insights into hindu temple worship
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Murugan Temple of North America6300 Princess Garden Parkway, Lanham, MD 20706, USA Phone: 301- 552- 4889, FAX: 301- 552- 5043 EFAX: 301- 576- 3802 Email: [email protected], Internet: www.murugantemple.org
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Why Fear? I Am Within You and Protect You AlwaysMurugan
Insights into Hindu Temple WorshipTranscript of SatGuru Bodhinatha Veylanswamis Talk In Honor of the 2008 Annual Nallur and Kathirgamam Kanthan Festival Murugan Temple of North AmericaAugust 9, 2008 Introduction Kumbhabhishekam As publisher of our magazine Hinduism Today, I am invited to a number of kumbhabhishekams for temples all over the world. Over the last few years I have had the privilege of attending kumbhabhishekams for: Siva temples in Perth, Australia and Atlanta, Georgia; a Venkateshwara temple in Central Florida; BAPS Swaminarayan temples in Houston, Texas, Toronto, Canada and Delhi, India; a Bhairava temple in Karnataka, India; Lord Ganesha in Phoenix, Arizona; a Lord Murugan temple in Montreal, Canada and today the Sthapana Mahotsv for Lord Murugan here at the Greater Baltimore Temple. The special ceremonies conducted on these occasions by a large number of well-trained priests are always exceptionally uplifting times. YouthSatguru Bodhinatha Veylanswami speaking during MTNAs Nallur Festival
On most of these occasions there is some interaction with the youth of the temple as a formal seminar, a lecture or simply an informal question and answer session. During one of the breaks, at a kumbhabhishekam for a particularly large temple, I was chatting with some of the older youth who were children of the trustees and other key members. They were challenging me with the question, since God is omnipresent, what is the need to build large temples to worship Him. The cost of construction is quite large plus then you have the ongoing cost of monthly maintenance that has to be met. Couldnt all that money be spent in a better way? My answer went something like this. Since God is omnipresent, shouldnt we be able to experience Him equally everywhere? For example, God permeates this room. By looking intently at the room shouldnt I be able to experience God? In theory you should. I then asked those present how many could see God permeating the room? All the youth present had to admit that they couldnt see God permeating the room. I then asked another question. God permeates each of us. Certainly the easiest place to see God would logically be inside ourselves. I then asked how many could see God permeating themselves. Again, all the youth had to admit that they couldnt see God permeating themselves. I then continuedpractically speaking God s omnipresence is a very subtle form of consciousness, too subtle for The Murugan Temple of North America is a Traditional Saivite Hindu Temple. It has a floor area of 7000 square feet, with main Sannidhi for Murugan (Karttikeya) and four smaller Sannidhis for Vinayaka (Ganesha), Siva, Meenakshi and Palani Aandavar. We also have an auditorium that is available for community use.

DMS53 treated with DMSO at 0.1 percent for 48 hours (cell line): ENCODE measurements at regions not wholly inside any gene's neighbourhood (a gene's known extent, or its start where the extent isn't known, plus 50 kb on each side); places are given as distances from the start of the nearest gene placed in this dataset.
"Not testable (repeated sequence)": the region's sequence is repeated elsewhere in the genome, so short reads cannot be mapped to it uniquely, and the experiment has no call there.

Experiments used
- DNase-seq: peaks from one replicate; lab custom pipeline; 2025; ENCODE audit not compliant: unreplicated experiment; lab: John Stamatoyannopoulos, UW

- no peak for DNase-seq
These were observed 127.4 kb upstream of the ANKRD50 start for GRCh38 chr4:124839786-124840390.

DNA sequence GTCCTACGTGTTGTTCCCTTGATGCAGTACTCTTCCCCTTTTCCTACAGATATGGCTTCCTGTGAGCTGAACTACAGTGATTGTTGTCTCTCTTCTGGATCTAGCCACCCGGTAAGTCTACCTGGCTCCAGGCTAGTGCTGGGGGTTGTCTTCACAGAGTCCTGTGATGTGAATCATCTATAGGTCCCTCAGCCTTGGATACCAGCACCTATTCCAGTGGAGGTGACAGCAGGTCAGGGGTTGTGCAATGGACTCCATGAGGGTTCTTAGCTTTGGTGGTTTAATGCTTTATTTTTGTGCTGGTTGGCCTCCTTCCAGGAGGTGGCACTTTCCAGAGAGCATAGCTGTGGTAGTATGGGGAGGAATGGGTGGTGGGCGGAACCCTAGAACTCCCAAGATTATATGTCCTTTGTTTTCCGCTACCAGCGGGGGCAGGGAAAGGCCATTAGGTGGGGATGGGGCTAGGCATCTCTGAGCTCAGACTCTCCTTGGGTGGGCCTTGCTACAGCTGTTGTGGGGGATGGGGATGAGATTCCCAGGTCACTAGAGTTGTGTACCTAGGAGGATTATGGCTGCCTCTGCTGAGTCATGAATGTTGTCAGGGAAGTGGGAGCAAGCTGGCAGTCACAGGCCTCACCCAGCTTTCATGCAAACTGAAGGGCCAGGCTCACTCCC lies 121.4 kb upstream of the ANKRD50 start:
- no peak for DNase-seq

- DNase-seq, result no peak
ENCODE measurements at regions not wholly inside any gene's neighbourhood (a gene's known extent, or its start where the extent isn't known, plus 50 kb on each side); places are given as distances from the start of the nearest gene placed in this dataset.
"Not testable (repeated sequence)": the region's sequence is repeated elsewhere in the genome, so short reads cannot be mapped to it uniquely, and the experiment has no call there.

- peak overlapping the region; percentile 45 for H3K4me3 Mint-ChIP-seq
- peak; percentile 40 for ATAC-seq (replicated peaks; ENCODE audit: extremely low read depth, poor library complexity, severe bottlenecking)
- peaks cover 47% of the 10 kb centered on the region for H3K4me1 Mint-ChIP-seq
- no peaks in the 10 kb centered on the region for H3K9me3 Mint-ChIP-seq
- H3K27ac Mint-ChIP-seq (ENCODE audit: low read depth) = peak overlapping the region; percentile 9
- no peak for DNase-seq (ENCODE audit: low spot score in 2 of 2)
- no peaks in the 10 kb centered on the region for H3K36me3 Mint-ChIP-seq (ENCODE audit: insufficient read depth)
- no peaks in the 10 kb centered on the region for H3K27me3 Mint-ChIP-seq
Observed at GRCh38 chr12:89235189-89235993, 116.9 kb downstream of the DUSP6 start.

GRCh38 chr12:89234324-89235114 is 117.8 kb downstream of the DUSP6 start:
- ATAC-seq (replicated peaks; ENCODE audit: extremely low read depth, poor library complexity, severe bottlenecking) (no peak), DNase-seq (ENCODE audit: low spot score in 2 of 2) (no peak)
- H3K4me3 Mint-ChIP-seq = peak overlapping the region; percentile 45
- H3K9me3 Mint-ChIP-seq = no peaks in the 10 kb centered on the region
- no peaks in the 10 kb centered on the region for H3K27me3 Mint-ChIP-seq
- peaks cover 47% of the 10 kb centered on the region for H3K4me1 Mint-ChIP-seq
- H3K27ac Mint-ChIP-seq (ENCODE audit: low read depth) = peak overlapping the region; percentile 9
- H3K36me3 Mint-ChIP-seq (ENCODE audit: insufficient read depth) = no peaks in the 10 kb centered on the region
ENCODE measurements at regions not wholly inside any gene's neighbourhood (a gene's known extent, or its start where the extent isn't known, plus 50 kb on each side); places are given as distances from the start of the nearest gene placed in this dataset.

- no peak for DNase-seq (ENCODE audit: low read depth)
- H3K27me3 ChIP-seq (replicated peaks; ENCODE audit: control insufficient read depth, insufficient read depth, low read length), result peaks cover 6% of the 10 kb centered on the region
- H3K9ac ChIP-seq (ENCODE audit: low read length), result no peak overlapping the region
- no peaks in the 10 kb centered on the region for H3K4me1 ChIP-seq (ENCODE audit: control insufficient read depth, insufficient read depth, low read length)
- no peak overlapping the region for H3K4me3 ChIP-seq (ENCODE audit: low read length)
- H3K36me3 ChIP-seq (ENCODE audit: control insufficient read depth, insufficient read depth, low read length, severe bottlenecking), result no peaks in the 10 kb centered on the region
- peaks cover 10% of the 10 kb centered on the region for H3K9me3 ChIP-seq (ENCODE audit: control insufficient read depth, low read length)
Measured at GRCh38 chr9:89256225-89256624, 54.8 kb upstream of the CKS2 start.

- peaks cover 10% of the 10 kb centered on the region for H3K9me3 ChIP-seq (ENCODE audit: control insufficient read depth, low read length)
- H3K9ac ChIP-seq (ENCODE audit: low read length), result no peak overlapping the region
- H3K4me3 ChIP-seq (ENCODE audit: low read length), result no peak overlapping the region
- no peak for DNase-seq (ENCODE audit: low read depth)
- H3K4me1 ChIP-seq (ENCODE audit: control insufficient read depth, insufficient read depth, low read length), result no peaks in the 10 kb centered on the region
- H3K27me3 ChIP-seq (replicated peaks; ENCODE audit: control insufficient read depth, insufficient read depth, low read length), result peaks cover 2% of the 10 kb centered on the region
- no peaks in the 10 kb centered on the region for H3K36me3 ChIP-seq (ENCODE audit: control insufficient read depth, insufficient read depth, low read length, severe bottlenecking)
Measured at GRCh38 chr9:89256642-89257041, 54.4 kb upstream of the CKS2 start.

most of us to experience unless we are quite skilled in meditation. Heres an analogy with other objects that are difficult to see. If we want to see a distant galaxy, we can go to an observatory and use a powerful telescope. To see into the
Kavadi and Pal Kudam procession around the Murugan Temple pauses to view Kavadi dancers (not seen in this picture)
nucleus of a cell, we can go to a laboratory and use an electron microscope. Similarly to see God, there is also a place we can go. It is, of course, the temple and there we can experience God through the sanctified murti. Templesand especially the murtis within themhave this unique quality because they are an especially sacred place for three reasons: construction, consecration and continuous daily worship.
Hereditary temple architects, known as sthapatis, are commissioned to design and construct the temple according to certain rules laid down in scripture. The rules govern what shrines are included in the temple, the shrines location and the overall dimensions of the temple. Consecration occurs through the powerful ceremony of kumbhabhishekam which involves a large number of priests performing elaborate ceremonies for days on end. Then begins the schedule of daily pujas that are held thereafter conducted by professional priests. The pujas sustain and gradually increase the sanctity set in motion at the kumbhabhishekam. In these three ways, the temple and the murtis within them are sanctified. Gurudeva Visions Murugan In speaking at kumbhabhishekams and other temple gatherings, I always share many of Gurudevas insights into the inner functioning of the temple as a sacred environ where God and the Gods can bless devotees through the sanctified murthis. One point always peaks the interest of the audience, which is when we share some of Gurudeva's visions of Lord Subramanian and other Deities. Gurudeva had many visions of Lord Subramanian, also known as Murugan. One story has to do with the founding of our Kadavul Hindu temple in Hawaii in 1973. A large Nataraja bronze had recently arrived from India and Gurudeva was wondering in which part of the building to install the Nataraja as the central Deity for a new monastery temple. That night in a vision, Lord Murugan came and struck His Vel three times on the front steps of the building indicating where the Nataraja Deity was to be placed as well as giving spiritual energy to that spot. We placed the Nataraja there the next day and worship began. The front entrance to the building became a Siva temple and ever since to enter the building we use the side entrances.